“I like the sort of gritty beats that he made, and I could hear a lot of my songs needing these beats behind them,” she said. “It was really hard to sell this idea, because I wanted to use guitar and I had a lot of deep songs. They weren’t your regular kind of pop songs.”
The problem was that M-Phazes was an established big-name producer, and Shark was a video editor for a rugby club. She couldn’t afford him and couldn’t even get a few minutes of his time. So she turned to the local government, which was known to support local artists in their endeavors. She applied for a grant, wrote an essay and laid out her “vision for Amy Shark,” a name she had taken on one year earlier after hearing too many rejections from record labels and deciding she needed a new persona.
“Everybody who knew me in high school knew that I was the girl that loves sharks and always reads about them,” she explained of the updated moniker. Jaws is her favorite film.
Shark finally got the grant, $7,000, which bought her half a day of the producer’s time. And apparently, that’s all he needed.
The mid-tempo song, with sparse, quivering guitars and earnestly sung lyrics, was released later in 2016, and Amy Shark would go on two win two ARIA Awards, the Australian equivalent of a Grammy. For a songwriter who grew up watching that award show since she was 5 years old, it was the first of several moments that made her understand she was no longer writing just for herself. In her home country, “Adore” reached No. 3 on the singles chart and went platinum.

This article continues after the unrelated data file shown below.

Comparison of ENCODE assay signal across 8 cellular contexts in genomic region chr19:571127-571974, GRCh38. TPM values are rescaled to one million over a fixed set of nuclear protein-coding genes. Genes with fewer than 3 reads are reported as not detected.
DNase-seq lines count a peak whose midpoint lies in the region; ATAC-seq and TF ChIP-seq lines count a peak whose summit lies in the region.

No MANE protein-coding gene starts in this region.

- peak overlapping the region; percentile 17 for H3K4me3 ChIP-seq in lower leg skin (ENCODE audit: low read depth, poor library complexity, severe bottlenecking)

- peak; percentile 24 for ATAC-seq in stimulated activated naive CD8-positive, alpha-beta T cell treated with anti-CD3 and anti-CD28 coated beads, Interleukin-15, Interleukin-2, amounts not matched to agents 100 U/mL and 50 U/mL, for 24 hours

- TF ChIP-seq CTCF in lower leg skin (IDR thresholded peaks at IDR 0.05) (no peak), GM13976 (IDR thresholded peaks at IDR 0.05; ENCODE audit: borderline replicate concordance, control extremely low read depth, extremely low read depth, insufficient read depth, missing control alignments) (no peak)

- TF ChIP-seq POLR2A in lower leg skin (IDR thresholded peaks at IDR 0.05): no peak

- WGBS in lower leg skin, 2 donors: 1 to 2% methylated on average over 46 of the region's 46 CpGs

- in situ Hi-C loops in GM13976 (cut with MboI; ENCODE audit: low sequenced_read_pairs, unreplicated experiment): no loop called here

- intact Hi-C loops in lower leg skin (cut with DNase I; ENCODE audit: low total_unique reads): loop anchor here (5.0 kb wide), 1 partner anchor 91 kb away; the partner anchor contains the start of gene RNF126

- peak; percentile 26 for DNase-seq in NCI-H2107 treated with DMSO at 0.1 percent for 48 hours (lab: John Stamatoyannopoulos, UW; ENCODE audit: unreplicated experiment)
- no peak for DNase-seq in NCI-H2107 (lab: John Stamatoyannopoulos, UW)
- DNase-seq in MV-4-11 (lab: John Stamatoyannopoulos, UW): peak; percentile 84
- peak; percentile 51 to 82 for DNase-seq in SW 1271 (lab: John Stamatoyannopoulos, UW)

The accompanying video, which Amy Shark filmed and produced by herself with a choreographer friend, has racked up more than five million views so far. If she knew beforehand the song was going to become as adored as it was, she said she would have put some more thought into it.
“Every video I’ve ever made I’ve directed, and produced and cut,” she said. “It started because I didn’t have the money to put in a big video production. I had to get very creative and beg my friends [to help] and pay them in cartons of beer.”